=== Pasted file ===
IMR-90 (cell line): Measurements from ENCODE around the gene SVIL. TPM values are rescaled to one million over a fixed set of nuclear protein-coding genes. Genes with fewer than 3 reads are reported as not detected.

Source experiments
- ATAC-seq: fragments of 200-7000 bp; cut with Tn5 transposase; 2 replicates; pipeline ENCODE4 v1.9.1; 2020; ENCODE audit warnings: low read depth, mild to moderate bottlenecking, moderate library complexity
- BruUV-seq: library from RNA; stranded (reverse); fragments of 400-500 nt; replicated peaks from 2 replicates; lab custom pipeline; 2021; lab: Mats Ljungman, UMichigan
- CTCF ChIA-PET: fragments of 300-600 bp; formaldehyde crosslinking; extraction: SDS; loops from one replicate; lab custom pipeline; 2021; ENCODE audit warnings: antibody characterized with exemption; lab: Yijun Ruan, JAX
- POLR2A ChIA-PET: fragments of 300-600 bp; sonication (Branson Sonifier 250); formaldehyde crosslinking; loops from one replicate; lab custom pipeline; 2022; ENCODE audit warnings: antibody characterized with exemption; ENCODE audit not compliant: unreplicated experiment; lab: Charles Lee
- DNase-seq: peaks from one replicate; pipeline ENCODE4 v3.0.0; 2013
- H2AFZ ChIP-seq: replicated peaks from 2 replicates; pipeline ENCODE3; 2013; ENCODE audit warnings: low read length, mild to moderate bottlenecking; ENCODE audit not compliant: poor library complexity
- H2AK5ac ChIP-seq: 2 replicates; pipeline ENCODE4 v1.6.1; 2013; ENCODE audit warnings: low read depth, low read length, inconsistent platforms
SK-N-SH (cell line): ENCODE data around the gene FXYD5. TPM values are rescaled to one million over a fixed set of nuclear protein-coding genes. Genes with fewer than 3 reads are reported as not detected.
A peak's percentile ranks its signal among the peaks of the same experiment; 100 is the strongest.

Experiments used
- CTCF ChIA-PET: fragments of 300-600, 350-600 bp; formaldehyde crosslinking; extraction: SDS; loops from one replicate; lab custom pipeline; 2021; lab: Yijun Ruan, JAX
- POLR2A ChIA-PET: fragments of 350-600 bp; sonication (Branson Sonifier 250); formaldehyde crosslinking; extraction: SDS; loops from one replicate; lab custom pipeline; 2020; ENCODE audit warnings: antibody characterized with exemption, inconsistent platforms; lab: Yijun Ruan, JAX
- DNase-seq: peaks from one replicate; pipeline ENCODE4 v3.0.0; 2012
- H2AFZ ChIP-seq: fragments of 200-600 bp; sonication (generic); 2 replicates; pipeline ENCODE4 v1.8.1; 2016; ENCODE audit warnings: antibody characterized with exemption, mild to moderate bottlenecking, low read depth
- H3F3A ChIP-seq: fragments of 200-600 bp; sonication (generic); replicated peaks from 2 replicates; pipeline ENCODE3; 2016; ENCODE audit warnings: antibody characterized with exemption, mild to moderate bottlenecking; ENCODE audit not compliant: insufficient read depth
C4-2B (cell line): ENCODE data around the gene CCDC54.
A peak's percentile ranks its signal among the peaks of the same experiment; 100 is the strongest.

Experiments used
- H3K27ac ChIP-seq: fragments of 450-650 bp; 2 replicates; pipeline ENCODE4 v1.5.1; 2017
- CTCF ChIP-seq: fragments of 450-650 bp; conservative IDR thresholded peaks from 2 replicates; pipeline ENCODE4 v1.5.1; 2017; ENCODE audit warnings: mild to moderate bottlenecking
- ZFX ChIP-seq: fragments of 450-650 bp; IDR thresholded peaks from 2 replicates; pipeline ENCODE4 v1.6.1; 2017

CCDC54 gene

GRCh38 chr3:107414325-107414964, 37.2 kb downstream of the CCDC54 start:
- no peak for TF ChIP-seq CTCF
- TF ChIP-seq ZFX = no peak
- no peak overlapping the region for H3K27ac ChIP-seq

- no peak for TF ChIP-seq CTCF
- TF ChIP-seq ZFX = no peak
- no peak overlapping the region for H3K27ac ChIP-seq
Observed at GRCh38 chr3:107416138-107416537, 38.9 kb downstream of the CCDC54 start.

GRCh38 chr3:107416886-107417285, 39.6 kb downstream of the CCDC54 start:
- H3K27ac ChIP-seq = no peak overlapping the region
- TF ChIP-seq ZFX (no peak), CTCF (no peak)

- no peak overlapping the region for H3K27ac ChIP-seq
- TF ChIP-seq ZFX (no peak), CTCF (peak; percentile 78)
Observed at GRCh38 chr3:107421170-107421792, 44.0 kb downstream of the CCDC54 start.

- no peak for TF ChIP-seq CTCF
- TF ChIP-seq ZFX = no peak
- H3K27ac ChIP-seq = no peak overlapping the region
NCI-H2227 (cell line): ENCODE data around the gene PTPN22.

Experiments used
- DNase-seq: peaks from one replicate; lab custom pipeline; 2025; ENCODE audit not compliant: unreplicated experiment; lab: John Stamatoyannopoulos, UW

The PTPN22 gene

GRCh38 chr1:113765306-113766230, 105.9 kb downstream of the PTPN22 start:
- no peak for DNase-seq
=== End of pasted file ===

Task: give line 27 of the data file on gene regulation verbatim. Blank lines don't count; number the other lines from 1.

- TF ChIP-seq ZFX = no peak